Not long ago, Steve, one of the founders of the ELRepo project, built new systems with the AMD II X4 Phenom processor. After hearing his positive comments, I replaced my old desktop with a new one equipped with a Phenom cpu.
Steve soon noticed that the machine consumed more power when it was running CentOS compared to when running Fedora. Turns out that, in CentOS, there is no per-core control — meaning when the system needs a higher processor power, all cores will shoot up to the maximum frequency. In Fedora, each core gets attenuated independently.
Using the patch provided by AlexAT, we built a kernel module kmod-powernow-k8 and released it through ELRepo. After installing kmod-powernow-k8, Steve saw that the system was now measured drawing ~110W at idle from the wall outlet, similar to the power consumption observed under Fedora 10 and under CentOS 4.7. So without kmod-powernow-k8 installed, the system was consuming ~40W (36%) more power at idle and the core temperature was running 8-10°C hotter than with kmod-powernow-k8 installed, making this a very environmentally friendly kmod.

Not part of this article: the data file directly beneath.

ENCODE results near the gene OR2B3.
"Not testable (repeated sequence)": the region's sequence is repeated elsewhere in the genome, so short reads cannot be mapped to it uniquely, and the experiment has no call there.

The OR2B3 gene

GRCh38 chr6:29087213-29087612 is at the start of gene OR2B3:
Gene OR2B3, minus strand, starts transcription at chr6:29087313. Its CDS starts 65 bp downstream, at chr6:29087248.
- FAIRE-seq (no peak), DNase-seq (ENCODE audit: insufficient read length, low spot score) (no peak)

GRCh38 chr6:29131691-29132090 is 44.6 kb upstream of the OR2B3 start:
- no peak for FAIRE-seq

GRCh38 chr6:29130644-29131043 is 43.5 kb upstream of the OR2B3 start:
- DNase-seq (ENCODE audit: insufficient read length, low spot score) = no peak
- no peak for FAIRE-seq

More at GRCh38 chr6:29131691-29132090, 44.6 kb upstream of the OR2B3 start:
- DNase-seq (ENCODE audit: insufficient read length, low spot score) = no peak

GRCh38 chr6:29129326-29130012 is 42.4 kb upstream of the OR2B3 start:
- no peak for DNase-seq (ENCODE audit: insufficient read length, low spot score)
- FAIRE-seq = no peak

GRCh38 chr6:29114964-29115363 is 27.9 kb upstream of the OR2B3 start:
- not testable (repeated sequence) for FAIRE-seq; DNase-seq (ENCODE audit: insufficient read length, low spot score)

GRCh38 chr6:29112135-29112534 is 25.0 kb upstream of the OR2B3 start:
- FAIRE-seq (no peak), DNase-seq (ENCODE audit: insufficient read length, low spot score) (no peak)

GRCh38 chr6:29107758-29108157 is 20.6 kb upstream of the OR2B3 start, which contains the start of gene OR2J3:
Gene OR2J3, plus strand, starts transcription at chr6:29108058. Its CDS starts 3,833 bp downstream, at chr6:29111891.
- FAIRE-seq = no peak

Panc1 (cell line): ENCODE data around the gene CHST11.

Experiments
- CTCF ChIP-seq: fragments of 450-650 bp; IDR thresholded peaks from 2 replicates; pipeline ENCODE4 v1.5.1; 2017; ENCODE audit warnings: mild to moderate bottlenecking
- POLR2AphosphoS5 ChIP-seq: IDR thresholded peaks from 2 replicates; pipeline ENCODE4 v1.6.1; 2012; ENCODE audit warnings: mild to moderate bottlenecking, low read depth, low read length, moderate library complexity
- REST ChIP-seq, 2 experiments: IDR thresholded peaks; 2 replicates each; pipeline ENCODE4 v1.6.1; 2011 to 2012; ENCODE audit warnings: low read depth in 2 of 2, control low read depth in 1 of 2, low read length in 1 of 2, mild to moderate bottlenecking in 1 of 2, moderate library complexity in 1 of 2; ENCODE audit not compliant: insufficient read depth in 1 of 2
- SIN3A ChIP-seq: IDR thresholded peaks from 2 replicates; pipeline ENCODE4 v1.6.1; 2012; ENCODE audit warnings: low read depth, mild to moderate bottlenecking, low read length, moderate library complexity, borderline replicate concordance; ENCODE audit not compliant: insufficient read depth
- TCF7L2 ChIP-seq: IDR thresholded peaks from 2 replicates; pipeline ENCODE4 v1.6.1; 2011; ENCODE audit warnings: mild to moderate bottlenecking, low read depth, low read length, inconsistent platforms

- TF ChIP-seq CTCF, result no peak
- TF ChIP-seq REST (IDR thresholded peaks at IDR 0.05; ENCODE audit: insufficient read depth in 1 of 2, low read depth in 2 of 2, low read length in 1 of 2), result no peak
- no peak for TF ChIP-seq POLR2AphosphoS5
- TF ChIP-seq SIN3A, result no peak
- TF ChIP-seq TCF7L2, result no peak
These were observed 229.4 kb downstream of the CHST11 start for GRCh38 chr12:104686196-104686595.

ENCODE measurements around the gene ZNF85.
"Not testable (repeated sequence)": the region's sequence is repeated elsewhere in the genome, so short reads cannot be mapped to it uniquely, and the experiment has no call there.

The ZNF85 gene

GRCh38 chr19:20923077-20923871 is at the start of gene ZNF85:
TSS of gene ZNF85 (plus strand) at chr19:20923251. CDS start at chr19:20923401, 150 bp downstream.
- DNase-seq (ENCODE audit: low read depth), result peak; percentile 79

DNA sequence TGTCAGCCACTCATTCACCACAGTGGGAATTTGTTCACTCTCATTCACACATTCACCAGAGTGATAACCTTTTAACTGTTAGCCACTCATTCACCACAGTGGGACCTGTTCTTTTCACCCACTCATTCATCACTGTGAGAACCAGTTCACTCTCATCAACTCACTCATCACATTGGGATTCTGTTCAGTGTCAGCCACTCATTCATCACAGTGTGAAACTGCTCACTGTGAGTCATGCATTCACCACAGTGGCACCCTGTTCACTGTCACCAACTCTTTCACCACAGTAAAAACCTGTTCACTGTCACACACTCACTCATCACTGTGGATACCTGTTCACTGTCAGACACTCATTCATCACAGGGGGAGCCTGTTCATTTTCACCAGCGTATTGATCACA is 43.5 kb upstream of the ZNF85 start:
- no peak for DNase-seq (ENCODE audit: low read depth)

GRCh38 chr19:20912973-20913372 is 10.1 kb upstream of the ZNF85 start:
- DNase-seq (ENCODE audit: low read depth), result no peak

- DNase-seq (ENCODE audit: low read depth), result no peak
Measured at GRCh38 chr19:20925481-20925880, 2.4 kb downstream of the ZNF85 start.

So, if you have newer Opterons, the Phenoms or Phenoms II (or Kuma core Athlons X2), you should give this driver a try. Also, you would want a backported AMD K10 core temperature monitor driver module (kmod-k10temp) from ELRepo.
Let’s go green!